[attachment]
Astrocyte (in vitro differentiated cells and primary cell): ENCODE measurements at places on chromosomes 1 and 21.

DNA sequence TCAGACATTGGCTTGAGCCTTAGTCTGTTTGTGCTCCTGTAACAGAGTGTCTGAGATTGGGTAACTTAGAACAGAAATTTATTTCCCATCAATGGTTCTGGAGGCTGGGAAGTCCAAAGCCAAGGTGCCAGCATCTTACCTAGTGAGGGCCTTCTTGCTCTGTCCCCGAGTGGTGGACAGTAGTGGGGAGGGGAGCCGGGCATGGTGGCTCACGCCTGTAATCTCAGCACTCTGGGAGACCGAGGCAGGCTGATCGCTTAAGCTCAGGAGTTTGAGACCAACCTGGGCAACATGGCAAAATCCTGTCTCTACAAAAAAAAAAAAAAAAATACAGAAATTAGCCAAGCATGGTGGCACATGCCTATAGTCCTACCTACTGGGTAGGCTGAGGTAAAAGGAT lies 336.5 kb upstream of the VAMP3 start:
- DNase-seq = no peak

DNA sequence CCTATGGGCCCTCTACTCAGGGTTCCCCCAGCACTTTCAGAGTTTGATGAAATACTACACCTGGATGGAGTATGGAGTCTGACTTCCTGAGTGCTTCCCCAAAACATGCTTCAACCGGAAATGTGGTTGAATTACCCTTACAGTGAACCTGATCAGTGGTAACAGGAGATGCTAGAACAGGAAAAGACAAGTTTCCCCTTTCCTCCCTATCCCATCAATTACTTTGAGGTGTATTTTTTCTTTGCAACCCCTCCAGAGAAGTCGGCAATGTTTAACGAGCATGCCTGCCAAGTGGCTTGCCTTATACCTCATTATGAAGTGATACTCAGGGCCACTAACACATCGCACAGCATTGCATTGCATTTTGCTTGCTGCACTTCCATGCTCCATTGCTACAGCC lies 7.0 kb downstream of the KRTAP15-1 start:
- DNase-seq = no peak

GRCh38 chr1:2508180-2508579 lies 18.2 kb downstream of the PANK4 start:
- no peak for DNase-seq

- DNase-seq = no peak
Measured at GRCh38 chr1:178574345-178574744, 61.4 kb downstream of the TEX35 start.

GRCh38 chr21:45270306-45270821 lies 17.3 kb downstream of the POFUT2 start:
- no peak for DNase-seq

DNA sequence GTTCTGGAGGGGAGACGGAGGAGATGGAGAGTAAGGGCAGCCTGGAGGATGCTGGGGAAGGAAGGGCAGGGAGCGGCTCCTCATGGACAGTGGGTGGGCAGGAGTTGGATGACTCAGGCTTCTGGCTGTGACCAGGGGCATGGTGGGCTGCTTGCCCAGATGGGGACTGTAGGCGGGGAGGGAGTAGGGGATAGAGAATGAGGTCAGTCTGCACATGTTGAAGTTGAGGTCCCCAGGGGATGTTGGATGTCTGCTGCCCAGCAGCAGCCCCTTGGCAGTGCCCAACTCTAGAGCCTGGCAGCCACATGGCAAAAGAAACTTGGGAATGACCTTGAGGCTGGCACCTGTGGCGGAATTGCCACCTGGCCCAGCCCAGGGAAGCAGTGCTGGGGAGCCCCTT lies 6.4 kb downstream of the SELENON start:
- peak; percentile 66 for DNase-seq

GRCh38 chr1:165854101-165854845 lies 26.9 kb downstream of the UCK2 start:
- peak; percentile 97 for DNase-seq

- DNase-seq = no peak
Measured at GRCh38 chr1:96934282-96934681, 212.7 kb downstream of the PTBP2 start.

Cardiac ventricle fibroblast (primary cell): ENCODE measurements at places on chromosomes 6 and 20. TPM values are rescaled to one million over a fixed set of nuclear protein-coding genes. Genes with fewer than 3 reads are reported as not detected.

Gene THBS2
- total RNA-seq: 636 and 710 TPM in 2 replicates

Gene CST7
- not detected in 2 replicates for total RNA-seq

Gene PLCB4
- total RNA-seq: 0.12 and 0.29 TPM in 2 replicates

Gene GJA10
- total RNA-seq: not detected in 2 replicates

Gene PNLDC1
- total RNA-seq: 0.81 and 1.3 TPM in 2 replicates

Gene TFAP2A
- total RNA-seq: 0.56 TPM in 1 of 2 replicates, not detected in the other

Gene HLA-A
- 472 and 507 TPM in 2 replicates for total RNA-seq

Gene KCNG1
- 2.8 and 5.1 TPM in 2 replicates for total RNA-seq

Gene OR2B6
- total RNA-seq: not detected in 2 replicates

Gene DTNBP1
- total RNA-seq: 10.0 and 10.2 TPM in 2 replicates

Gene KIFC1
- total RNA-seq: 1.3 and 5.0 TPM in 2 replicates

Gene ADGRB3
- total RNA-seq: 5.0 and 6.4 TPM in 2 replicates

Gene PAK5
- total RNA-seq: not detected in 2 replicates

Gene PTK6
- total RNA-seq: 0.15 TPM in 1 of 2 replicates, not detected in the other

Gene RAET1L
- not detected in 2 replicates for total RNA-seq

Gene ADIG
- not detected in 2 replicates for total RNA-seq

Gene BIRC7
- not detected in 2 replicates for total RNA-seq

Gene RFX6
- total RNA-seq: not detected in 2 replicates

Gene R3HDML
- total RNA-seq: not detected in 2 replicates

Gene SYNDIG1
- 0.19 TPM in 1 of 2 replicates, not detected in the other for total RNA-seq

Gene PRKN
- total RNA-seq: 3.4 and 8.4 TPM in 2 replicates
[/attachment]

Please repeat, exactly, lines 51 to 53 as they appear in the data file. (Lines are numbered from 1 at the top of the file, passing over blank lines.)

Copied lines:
Gene BIRC7
- not detected in 2 replicates for total RNA-seq

Gene RFX6